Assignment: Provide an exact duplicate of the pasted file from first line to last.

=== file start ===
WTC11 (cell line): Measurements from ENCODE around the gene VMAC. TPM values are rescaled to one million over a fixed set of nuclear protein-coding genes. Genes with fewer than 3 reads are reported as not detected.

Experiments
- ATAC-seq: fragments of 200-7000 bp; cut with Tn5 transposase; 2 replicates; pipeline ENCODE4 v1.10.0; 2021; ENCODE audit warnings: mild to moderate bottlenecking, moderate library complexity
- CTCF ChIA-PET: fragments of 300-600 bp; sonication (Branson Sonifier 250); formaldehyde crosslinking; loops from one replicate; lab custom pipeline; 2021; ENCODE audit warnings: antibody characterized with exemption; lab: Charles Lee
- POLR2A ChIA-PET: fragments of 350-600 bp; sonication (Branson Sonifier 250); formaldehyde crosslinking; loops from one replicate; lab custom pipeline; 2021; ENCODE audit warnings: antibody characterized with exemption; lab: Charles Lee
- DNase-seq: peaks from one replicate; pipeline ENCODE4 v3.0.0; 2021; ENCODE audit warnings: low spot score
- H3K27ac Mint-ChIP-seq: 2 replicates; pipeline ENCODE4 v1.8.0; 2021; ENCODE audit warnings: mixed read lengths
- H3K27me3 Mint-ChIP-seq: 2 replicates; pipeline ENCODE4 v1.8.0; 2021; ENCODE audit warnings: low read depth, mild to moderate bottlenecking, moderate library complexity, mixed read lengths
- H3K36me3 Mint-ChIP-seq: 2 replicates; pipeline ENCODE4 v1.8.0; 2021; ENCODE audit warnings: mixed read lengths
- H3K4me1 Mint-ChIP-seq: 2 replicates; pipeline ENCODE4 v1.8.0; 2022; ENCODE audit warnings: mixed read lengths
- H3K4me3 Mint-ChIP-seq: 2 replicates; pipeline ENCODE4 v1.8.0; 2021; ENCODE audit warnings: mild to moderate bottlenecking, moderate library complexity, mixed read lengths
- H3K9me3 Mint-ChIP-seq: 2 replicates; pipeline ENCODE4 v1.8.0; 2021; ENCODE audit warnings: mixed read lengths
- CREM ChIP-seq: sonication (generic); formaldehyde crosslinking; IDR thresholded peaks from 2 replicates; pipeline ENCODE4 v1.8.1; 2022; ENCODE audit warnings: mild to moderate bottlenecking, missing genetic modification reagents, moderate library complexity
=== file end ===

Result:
WTC11 (cell line): Measurements from ENCODE around the gene VMAC. TPM values are rescaled to one million over a fixed set of nuclear protein-coding genes. Genes with fewer than 3 reads are reported as not detected.

Experiments
- ATAC-seq: fragments of 200-7000 bp; cut with Tn5 transposase; 2 replicates; pipeline ENCODE4 v1.10.0; 2021; ENCODE audit warnings: mild to moderate bottlenecking, moderate library complexity
- CTCF ChIA-PET: fragments of 300-600 bp; sonication (Branson Sonifier 250); formaldehyde crosslinking; loops from one replicate; lab custom pipeline; 2021; ENCODE audit warnings: antibody characterized with exemption; lab: Charles Lee
- POLR2A ChIA-PET: fragments of 350-600 bp; sonication (Branson Sonifier 250); formaldehyde crosslinking; loops from one replicate; lab custom pipeline; 2021; ENCODE audit warnings: antibody characterized with exemption; lab: Charles Lee
- DNase-seq: peaks from one replicate; pipeline ENCODE4 v3.0.0; 2021; ENCODE audit warnings: low spot score
- H3K27ac Mint-ChIP-seq: 2 replicates; pipeline ENCODE4 v1.8.0; 2021; ENCODE audit warnings: mixed read lengths
- H3K27me3 Mint-ChIP-seq: 2 replicates; pipeline ENCODE4 v1.8.0; 2021; ENCODE audit warnings: low read depth, mild to moderate bottlenecking, moderate library complexity, mixed read lengths
- H3K36me3 Mint-ChIP-seq: 2 replicates; pipeline ENCODE4 v1.8.0; 2021; ENCODE audit warnings: mixed read lengths
- H3K4me1 Mint-ChIP-seq: 2 replicates; pipeline ENCODE4 v1.8.0; 2022; ENCODE audit warnings: mixed read lengths
- H3K4me3 Mint-ChIP-seq: 2 replicates; pipeline ENCODE4 v1.8.0; 2021; ENCODE audit warnings: mild to moderate bottlenecking, moderate library complexity, mixed read lengths
- H3K9me3 Mint-ChIP-seq: 2 replicates; pipeline ENCODE4 v1.8.0; 2021; ENCODE audit warnings: mixed read lengths
- CREM ChIP-seq: sonication (generic); formaldehyde crosslinking; IDR thresholded peaks from 2 replicates; pipeline ENCODE4 v1.8.1; 2022; ENCODE audit warnings: mild to moderate bottlenecking, missing genetic modification reagents, moderate library complexity